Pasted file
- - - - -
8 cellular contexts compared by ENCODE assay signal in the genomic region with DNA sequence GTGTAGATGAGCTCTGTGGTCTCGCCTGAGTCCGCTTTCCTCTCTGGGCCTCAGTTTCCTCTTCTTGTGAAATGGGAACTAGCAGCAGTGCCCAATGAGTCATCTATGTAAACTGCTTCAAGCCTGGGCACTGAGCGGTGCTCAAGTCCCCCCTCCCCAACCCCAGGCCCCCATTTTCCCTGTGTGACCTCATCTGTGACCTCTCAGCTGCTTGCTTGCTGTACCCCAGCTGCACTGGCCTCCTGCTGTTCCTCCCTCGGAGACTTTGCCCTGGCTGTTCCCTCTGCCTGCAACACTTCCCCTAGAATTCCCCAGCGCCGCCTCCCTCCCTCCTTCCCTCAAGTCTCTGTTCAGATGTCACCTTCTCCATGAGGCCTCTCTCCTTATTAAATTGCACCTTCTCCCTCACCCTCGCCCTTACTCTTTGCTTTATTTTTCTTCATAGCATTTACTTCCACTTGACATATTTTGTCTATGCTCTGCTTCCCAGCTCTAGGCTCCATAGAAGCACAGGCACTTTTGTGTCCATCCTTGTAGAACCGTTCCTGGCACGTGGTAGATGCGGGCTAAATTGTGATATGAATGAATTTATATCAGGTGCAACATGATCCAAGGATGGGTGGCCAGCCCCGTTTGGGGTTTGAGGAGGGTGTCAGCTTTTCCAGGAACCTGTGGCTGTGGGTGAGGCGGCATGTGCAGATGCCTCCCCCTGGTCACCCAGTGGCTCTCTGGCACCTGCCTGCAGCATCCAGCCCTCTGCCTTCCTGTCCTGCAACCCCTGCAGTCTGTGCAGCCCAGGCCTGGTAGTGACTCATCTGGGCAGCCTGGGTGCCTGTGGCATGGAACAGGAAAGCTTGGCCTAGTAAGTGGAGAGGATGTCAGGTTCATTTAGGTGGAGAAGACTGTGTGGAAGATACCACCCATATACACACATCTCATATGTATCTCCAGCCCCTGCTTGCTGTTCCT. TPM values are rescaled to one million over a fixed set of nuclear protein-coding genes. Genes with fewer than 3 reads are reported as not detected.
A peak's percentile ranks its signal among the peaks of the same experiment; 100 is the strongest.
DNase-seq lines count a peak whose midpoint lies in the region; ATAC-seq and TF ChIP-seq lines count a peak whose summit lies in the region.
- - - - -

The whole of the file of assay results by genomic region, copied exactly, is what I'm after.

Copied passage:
8 cellular contexts compared by ENCODE assay signal in the genomic region with DNA sequence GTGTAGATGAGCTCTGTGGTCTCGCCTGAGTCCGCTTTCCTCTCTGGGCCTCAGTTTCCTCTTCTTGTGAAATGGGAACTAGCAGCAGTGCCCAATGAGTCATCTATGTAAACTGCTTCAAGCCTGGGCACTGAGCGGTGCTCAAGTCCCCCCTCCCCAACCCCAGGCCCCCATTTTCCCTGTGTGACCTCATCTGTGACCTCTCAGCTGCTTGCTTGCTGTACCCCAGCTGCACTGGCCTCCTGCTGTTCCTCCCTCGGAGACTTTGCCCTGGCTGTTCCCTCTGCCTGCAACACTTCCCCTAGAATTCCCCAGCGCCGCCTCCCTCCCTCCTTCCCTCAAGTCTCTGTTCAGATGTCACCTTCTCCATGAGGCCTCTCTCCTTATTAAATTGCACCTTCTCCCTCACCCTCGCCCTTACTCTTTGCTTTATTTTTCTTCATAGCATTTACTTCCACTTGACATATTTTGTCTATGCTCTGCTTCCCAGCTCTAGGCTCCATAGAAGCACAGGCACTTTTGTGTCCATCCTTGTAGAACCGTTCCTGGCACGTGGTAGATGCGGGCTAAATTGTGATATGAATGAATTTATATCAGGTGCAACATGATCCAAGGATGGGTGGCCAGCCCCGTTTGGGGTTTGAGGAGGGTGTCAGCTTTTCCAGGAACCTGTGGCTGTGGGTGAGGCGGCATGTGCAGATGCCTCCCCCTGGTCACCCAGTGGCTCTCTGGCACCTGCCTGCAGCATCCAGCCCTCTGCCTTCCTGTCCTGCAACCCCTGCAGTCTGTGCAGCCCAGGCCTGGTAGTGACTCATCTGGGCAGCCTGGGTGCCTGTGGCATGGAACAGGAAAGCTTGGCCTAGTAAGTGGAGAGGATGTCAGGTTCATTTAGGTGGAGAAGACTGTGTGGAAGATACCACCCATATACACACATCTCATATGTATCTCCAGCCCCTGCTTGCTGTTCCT. TPM values are rescaled to one million over a fixed set of nuclear protein-coding genes. Genes with fewer than 3 reads are reported as not detected.
A peak's percentile ranks its signal among the peaks of the same experiment; 100 is the strongest.
DNase-seq lines count a peak whose midpoint lies in the region; ATAC-seq and TF ChIP-seq lines count a peak whose summit lies in the region.